Some of Roland Boer’s chapter appears unfortunately to be truncated or at least over-abbreviated: it is not uniformly easy for anyone not familiar with his argument to follow. I found Boer’s earlier online essay, Marxism and Eschatology Reconsidered, helpful for providing explanatory detail to some of the points he was making in “The German Pestilence”. He explains online more clearly the background of critical studies that influenced Bauer:
As for biblical criticism itself, scholars had begun to undermine, often in the face of much resistance, many of the traditional assumptions concerning the Bible and its authors. They argued against traditional interpretations and appeals to divine authority by focusing on the literal and grammatical sense of the text (in opposition to allegory), the internal evidence of the text, and the desire to reconstruct historical situations in order to understand the Bible. Much of the early energy was focused on the five books of Moses — the Torah or Pentateuch.
Characters such as
- Johann Gottfried Eichhorn, who published his three-volume introduction to the Old Testament in 1780-83,
- Wilhelm de Wette (1780-1849),
- Johann Vater (1771-1826),
- Heinrich Ewald (1803-75),
- and Hermann Hupfeld (1796-1866) had argued that the Pentateuch was really a compilation of different sources or fragments not written by Moses, if he existed at all.
Amid much debate, they gradually came to agree, at least by the time Bauer was writing, that there were four sources that lay behind the Pentateuch — the Priestly (P), the Yahwistic (J), the Elohistic (E) and the Deuteronomic (D). In what was called the documentary hypothesis, P was felt to be the earliest and responsible for most of the laws (613 of them), the Yahwistic and Elohistic (based on two of the names of God) followed, with slightly higher views of religion, and D was responsible for Deuteronomy and the final editing of the first five books of the Bible.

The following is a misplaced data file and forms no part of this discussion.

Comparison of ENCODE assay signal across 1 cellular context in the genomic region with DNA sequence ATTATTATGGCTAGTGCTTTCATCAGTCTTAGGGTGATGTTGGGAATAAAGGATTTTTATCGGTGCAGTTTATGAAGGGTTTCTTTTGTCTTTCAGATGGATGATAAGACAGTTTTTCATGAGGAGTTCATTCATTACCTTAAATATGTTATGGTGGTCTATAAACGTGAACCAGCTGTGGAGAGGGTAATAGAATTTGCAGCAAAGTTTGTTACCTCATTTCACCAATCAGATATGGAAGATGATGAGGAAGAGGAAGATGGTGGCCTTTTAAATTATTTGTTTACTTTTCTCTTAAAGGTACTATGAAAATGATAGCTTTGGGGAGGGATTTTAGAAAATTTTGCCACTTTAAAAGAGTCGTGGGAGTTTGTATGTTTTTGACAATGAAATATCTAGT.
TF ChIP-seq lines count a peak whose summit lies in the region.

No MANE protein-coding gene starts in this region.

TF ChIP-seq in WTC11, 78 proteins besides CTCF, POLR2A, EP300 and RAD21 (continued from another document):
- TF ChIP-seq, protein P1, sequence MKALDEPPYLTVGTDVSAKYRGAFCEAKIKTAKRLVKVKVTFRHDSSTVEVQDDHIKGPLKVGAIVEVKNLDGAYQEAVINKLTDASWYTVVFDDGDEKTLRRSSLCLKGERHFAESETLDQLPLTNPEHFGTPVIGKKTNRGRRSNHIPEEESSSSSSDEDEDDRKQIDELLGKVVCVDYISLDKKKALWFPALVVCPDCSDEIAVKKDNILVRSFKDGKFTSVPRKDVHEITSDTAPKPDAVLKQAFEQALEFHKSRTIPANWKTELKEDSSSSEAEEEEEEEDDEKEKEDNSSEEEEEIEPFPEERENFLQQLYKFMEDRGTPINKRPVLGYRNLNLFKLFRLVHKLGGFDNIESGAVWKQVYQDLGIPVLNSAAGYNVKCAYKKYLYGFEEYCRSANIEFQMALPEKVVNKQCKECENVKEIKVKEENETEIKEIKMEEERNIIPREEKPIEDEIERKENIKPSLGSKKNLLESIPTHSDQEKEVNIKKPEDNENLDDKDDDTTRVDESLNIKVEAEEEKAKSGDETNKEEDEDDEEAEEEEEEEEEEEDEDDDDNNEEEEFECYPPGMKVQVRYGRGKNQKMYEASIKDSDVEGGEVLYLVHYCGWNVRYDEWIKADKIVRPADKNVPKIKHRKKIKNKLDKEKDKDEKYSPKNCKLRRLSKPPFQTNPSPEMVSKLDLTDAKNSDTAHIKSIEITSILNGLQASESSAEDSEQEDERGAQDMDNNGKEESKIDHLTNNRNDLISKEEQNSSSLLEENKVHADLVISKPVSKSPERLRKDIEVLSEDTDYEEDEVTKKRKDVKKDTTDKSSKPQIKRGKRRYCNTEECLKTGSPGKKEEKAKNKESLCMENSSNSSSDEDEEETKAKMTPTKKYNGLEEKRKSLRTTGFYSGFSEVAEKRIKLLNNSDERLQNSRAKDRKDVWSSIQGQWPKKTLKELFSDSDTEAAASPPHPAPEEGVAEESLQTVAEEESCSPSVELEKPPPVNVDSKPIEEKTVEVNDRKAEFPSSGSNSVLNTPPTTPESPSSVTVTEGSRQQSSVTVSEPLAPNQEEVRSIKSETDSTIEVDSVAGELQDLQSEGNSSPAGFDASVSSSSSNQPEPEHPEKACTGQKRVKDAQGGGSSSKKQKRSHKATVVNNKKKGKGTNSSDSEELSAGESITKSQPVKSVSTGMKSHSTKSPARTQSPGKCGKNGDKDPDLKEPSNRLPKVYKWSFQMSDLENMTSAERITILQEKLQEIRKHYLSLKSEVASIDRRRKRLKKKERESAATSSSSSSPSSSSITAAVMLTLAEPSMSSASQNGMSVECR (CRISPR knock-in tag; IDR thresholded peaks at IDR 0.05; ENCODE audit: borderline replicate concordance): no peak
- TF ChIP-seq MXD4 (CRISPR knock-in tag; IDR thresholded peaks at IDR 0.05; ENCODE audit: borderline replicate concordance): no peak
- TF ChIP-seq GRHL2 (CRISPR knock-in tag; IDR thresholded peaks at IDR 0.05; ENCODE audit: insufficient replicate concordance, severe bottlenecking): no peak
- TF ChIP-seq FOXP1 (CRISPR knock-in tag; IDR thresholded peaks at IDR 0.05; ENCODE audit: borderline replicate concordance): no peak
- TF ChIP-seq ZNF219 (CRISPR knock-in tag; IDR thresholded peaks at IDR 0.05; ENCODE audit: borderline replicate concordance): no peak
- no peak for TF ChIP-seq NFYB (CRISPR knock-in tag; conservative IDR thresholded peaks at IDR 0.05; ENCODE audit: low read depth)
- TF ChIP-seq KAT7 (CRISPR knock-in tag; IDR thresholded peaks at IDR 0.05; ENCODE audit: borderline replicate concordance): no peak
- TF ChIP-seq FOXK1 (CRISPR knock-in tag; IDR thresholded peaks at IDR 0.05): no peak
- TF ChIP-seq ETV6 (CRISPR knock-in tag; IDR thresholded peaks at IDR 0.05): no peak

In fact, it was in the second half of the nineteenth century that historical criticism (as it was eventually called) carried the day in German academic biblical criticism.
Bauer came in at the earlier point, assuming that the Priestly material was the crassest and earliest. Religion struggles, they argued, to rise above this state until it reaches the prophets and then the New Testament. For these biblical critics, the prophets themselves comprise the high point of the Old Testament (Luther’s great liking for the prophets as a model for Protestant ministers has an obvious influence here). Rather than predictors of the future, they spoke the will of God to their immediate context. They were, it would soon be argued, forth-tellers and not fore-tellers. And their message was nothing other than “ethical monotheism,” of which Isaiah was one of the greatest exemplars. No longer were these texts of Isaiah concerned with foretelling the arrival of Christ or the age to come, but they told forth the great ideals of ethical life lived under monotheism. We couldn’t be further from the idea that the prophets were harbingers of the eschaton, that the end was nigh. (my formatting and emphases)
Boer’s argument in “The German Pestilence” can be followed through the online essay from which key sections of it were adapted.
This is the volatile context within which Marx entered his university years.